Author(s): John Yorke
The Revolutionary guide to dramatic writing, whether you're writing the next Chinatown, Breaking Bad, or Glengarry Glen Ross. The idea of Into the Woods is not to supplant works by Aristotle, Lajos Egri, Robert McKee, David Mamet, or any other writers of guides for screenwriters and playwrights, but to pick up on their cues and take the reader on a historical, philosophical, scientific, and psychological journey to the heart of all storytelling. In this exciting and wholly original book, John Yorke not only shows that there is truly a unifying shape to narrative--one that echoes the great fairytale journey into the woods, and one, like any great art, that comes from deep within--he explains why, too. With examples ranging from The Godfather to True Detective, Mad Men to Macbeth, and fairy tales to Forbrydelsen (The Killing), Yorke utilizes Shakespearean five-act structure as a key to analyzing all storytelling in all narrative forms, from film and television to theatre and novel-writing--a big step from the usual three-act approach. Into the Woods: A Five-Act Journey Into Story is destined to sit alongside David Mamet's Three Uses of the Knife, Robert McKee's Story, Syd Field's Screenplay, and Lajos Egri's The Art of Dramatic Writing as one of the most original, useful, and inspiring books ever on dramatic writing.
Brimmingly insightful ... fresh, enlightening and accessible ... a gripping read from beginning to end -- Robert Collins Sunday Times Terrifyingly clever ... Packed with intelligent argument Evening Standard So detailed and engaging is his methodology that any consumer of books, plays, TV or films will find the experience enhanced; and scriptwriters themselves will find useful guidance - because when you know the why, the how is natural -- Robert Epstein Independent on Sunday This is a marvellous analysis of screenwriting and, with any luck, should help a great many people achieve their dreams -- Julian Fellowes, writer/creator of Downton Abbey Another book on screenwriting! Oh, how I wanted to hate it! I didn't. I loved it. Much of it was fresh to me. And always interesting, always intelligent and, for a writer, always rewarding -- Jimmy McGovern, screenwriter, The Street and The Accused In an industry full of so called script gurus and snake oil salesmen, at last there's a book about story that treats writers like grown ups. This isn't about providing us with an ABC of story or telling us how to write a script by numbers. It's an intelligent evaluation into the very nature of storytelling and is the best book on the subject I've read. Quite brilliant -- Tony Jordan, screenwriter, Life on Mars and Hustle Even for a convinced sceptic, John Yorke's book, with its massive field of reference from Aristotle to Glee, and from Shakespeare to Spooks, is a highly persuasive and hugely enjoyable read. It would be hard to beat for information and wisdom about how and why stories are told -- Dominic Dromgoole, Artistic Director, The Globe Theatre This book is intelligent, well written, incisive and, most of all, exciting. It is the most important book about scriptwriting since William Goldman's Adventures in the Screen Trade -- Peter Bowker, screenwriter, Blackpool, Occupation and Eric & Ernie Part 'How-to' manual, part 'why-to' celebration, Into The Woods is a wide-reaching and infectiously passionate exploration of storytelling in all its guises ... exciting and thought-provoking -- Emma Frost, screenwriter, The White Queen and Shameless Into The Woods is an amazing achievement. It has a real depth and understanding about story, a fantastically broad frame of reference and it's interesting and absorbing throughout. Full of incredibly useful insights, every TV writer should read the first chapter alone -- Simon Ashdown, series consultant, EastEnders Testing the adage that "in theory there's no difference between theory and practice but in practice there is", this is a love story to story -- erudite, witty and full of practical magic. It's by far the best book of its kind I've ever read. I struggle to think of the writer who wouldn't benefit from reading it -- even if they don't notice because they're too busy enjoying every page -- Neil Cross, creator of Luther and writer of Dr Who, Spooks and currently NBC's Crossbones Books on story structure are ten a penny but Mistah Yorke's is the real deal -- Kathryn Flett All script-writers will want to read Into The Woods. All plots and archetypes BUSTED -- Caitlin Moran Got to say Into The Woods by John Yorke is marvellous. The prospect of another screenwriting book made me yawn, but its terrific ... It's a great read, wise and cogent, and a must for all screenwriters -- David Eldridge A mind-blower ... an incredibly dense but very readable tome about the art of storytelling ... Really worth a read -- Lenny Henry The Independent I don't always enjoy books on writing, but Into the Woods by John Yorke is brilliant on story structure. -- Ken Follett, author of 'The Pillars of the Earth' In his brimmingly insightful, stimulating study of how stories work, Yorke compellingly unpicks how a whole range of films, plays, novels and fairy tales all display the same archetypal structures ... His book, in telling scores of stories in such a fresh, enlightening and accessible manner, is a gripping read from beginning to end Sunday Times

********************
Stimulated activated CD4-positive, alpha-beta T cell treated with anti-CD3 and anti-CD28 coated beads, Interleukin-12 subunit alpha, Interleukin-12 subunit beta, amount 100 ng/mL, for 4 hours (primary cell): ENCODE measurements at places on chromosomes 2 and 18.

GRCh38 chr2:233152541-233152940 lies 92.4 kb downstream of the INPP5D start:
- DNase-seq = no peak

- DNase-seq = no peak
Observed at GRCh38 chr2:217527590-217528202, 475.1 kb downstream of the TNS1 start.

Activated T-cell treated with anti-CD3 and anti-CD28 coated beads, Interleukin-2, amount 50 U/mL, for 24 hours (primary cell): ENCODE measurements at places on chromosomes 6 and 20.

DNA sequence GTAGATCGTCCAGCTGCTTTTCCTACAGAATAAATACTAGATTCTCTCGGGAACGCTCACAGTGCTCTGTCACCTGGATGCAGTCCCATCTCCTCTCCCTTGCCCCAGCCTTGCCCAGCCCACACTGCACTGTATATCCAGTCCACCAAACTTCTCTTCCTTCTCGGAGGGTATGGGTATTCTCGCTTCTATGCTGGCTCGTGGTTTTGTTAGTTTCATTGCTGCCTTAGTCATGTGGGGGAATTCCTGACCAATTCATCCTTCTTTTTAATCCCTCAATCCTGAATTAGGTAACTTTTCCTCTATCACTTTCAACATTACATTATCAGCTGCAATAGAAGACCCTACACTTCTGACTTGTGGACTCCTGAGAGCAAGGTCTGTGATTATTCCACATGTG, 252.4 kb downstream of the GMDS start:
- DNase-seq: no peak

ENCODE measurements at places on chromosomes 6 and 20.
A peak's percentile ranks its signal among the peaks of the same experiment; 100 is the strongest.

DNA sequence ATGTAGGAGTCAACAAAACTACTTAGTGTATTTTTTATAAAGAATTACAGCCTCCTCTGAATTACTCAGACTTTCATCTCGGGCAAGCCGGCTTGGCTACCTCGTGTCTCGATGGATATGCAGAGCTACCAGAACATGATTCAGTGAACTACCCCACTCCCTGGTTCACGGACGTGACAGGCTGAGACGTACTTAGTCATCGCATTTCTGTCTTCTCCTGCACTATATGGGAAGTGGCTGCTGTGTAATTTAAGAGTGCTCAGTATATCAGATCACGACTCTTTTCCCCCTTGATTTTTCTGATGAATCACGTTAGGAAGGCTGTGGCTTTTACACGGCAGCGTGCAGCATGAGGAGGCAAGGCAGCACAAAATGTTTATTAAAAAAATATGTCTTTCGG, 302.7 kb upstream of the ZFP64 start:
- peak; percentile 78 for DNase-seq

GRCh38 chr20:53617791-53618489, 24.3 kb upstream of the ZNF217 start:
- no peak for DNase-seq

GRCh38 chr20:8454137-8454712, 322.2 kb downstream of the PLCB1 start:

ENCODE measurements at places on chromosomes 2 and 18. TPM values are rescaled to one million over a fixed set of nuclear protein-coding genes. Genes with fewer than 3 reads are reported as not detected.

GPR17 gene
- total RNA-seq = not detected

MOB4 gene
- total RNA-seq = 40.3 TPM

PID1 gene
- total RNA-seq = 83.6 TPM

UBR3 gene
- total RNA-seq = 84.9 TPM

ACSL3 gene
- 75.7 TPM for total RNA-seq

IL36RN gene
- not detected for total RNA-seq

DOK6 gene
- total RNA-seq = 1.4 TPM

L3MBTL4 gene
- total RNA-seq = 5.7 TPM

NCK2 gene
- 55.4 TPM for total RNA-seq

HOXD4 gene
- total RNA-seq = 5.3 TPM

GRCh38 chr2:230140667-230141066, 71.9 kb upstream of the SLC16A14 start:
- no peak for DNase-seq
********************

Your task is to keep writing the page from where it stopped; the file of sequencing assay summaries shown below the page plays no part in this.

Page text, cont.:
John Yorke is Managing Director of Company Pictures, the UK drama independent producing Skins, Shameless, The White Queen and Wolf Hall. For many years he's been responsible for a vast array of British drama, as both Head of Channel Four Drama and Controller of BBC Drama Production. In 2005 he created the BBC Writers Academy, a year-long in-depth training scheme which has produced a generation of successful television writers. He's also worked as Editor of The Archers. John is Visiting Professor of English Language and Literature at the University of Newcastle-upon-Tyne.